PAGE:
MB: I got quoted as saying that the work had a certain bias. I actually counted how many things we associated with Cranbrook, and said: “I wasn’t just sensing it; there actually are a lot of things from Cranbrook in this book.” Lorraine Wild, the chair of the show, thought I was accusing her of throwing it towards her buddies. I really hurt her feelings – which I didn’t mean to do.

So I was asked to chair the show after that. In my essay I said: “This last show had been driven by either conscious or subconscious or unconscious commitments to certain stylistic ideologies. My era will be free of all that dogma.” So then I had to design a poster to announce the show. It’s not possible to design with no style. You can’t. ACD ask me to write a statement for the back of the poster, and I typed out a stream-of-consciousness thing: “What is good design? Is it all these stylistic things or is it something else?” And they said, “Why don’t you just print that on the front?” And I said: “Oh, brilliant – a type solution. I know how to do that.” But then, of course, it’s which typeface? Do you use Futura, Bodoni or Helvetica? I mean, which typeface do you put it in so it doesn’t appear to admit that it has any conscious selection of style? I sweated over that for two weeks, and then finally turned to my daughter Elizabeth, who was four years old and had just learned to write. I realised that if I dictated it to her and she did it in her handwriting, that would solve my problems. She did it perfectly. It fitted on the page. It was like God telling me what to do.

SH: Some people say here is a Pentagram style and a Pentagram clique. How do you respond to this Pentagram ruling the world concept?

MB: You know, you don’t get chosen to be a partner here completely at random. There has to be a certain affinity with the existing partners. So like any group that votes in its future members, it proceeds from a certain point of view. Just like in a school faculty, the challenge is to try to bring in people who are compatible without being identical. The basic premise of Pentagram, founded by five guys, has never been as single-minded as, say, an office that was founded by one person whose point of view permeates everything.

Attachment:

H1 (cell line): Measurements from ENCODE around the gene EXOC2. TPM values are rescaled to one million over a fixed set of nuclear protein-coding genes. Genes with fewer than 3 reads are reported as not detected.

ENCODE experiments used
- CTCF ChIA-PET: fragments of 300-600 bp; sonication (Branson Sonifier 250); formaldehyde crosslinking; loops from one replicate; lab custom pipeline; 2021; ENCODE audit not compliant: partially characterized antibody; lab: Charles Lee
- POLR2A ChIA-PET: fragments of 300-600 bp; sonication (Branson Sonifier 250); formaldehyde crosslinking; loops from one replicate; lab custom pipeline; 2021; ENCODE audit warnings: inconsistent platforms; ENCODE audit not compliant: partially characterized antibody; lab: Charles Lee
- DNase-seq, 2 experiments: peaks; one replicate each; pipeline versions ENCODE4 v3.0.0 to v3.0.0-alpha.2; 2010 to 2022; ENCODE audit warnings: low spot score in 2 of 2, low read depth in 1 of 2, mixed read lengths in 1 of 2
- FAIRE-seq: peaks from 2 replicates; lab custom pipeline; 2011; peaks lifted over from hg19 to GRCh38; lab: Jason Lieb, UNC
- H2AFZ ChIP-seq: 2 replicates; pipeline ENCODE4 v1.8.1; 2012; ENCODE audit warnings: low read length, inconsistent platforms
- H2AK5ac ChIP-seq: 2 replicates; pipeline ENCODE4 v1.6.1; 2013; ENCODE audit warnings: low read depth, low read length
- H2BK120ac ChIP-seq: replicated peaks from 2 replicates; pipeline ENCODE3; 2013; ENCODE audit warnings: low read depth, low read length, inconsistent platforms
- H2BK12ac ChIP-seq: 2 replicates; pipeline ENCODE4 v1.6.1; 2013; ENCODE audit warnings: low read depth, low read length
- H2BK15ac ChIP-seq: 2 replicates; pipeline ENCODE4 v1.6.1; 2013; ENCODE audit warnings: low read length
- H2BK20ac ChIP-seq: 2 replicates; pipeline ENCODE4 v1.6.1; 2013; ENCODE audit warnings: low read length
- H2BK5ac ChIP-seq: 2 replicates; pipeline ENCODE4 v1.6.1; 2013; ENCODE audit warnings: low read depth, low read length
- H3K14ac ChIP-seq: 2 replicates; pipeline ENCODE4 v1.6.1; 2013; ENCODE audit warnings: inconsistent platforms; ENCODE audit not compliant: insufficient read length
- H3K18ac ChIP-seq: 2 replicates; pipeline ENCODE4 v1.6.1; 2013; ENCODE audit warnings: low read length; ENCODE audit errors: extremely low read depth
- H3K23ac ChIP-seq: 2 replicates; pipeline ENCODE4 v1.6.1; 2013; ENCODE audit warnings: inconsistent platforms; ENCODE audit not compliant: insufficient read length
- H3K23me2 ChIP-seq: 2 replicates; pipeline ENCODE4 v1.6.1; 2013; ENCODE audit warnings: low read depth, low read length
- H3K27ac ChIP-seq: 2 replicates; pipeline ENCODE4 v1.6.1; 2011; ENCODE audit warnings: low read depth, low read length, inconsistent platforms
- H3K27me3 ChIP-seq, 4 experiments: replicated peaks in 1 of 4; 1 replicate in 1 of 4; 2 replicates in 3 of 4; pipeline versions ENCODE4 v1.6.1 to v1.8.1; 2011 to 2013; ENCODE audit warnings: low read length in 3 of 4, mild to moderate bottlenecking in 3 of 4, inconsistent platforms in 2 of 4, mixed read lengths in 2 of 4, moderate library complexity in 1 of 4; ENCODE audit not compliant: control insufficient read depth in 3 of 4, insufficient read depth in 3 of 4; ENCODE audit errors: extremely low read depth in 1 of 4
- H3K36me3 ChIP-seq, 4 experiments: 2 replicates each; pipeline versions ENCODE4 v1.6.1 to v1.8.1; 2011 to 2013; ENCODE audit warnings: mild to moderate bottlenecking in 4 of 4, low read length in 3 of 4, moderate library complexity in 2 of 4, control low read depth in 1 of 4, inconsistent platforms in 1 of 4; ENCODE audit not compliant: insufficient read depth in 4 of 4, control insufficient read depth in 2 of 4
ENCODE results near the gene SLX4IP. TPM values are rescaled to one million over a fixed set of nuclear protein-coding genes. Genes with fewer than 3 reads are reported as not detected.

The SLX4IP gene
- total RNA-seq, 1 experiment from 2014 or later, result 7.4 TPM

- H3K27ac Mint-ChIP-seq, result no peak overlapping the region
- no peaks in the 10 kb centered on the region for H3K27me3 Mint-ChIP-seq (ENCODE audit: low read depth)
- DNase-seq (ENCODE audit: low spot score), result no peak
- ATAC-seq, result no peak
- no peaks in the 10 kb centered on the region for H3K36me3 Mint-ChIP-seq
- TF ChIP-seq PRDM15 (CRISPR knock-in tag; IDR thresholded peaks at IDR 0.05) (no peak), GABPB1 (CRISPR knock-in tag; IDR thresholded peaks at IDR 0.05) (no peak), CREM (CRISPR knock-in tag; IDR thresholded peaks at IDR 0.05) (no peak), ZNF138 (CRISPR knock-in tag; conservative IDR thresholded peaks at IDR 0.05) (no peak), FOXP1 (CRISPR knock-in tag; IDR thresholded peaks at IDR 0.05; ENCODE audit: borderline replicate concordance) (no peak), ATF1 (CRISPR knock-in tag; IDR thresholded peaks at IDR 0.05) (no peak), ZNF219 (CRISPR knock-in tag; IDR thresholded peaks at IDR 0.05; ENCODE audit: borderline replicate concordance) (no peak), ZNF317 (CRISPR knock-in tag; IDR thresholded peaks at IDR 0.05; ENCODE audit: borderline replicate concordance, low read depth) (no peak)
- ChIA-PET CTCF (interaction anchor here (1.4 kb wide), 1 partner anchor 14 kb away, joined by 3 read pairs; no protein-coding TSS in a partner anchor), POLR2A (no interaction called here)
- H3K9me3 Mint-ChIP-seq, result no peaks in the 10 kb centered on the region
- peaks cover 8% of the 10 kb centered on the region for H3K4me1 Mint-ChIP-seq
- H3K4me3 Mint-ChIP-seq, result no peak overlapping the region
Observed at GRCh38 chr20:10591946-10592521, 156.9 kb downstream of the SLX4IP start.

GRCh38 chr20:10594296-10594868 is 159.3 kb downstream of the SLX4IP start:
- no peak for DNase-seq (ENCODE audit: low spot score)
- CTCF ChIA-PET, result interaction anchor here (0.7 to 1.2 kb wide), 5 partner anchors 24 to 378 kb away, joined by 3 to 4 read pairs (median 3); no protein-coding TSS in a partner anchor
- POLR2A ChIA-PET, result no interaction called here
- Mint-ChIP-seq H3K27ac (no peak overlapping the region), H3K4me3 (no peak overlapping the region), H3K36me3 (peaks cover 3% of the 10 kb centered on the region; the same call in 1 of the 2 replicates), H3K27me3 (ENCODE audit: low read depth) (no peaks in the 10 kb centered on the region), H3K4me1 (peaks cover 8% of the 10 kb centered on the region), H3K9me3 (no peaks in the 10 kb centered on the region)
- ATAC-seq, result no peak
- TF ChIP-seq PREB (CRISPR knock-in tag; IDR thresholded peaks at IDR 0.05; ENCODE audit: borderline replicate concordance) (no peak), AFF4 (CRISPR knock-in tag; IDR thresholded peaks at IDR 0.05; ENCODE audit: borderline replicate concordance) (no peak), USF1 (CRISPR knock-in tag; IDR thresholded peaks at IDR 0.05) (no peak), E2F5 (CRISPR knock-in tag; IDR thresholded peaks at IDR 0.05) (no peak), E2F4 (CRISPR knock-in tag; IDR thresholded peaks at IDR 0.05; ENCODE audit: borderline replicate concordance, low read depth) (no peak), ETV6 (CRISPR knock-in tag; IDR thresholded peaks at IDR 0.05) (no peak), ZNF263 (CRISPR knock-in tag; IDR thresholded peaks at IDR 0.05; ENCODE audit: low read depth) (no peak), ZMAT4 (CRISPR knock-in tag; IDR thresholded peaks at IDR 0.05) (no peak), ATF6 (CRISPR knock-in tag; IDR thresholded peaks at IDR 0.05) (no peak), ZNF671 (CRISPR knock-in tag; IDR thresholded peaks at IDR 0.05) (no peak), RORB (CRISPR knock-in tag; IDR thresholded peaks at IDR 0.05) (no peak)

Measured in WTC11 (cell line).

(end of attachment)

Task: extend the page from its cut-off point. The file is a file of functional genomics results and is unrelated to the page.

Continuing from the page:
SH: Is there an exclusive design community that you’ve seen developing in the last ten years?

MB: Let me tell you my creation myth about the graphic design field. There used to be just good designers and bad designers. There were so few good designers that they knew each other on sight – Saul Bass was in LA, Chermayeff & Geismar were in New York. You could put them all in one room and they would all hold hands, and that was a wonderful world. Now, there are so many designers, I think there’s room for groups and sub-groups. The fact that Pentagram, which is really just a single firm, can be considered any kind of group at all, is kind of funny. But what’s really funny is the idea of dominance by one or the other. I know that if you live outside New York you have this fantasy that there are these people in New York calling the shots on everything. I remember in the 1980s going to AIGA meetings in the Midwest, where I’m from, and hearing questions that suggested there were Trilateral Commissions of Massimo, Milton, Ivan, Rudy de Harak and God knows who, who would sit around and decide everything that would happen in graphic design for the next twelve months!

SH: There has been a perception of a “star chamber.”

MB: There is always this idea that other people are in control. I think a lot of the contention that has developed in the last few years has to do with this reciprocation between groups of people feeling the other group is in control. Believe me, there’s a whole group of designers who feel like Emigre magazine rules the world, and not just fans of Emigre. It’s people who would never be published in Emigre whose feelings are hurt: “Why don’t they ever publish anything that looks like me and my friends.” Likewise, Eye or anything else.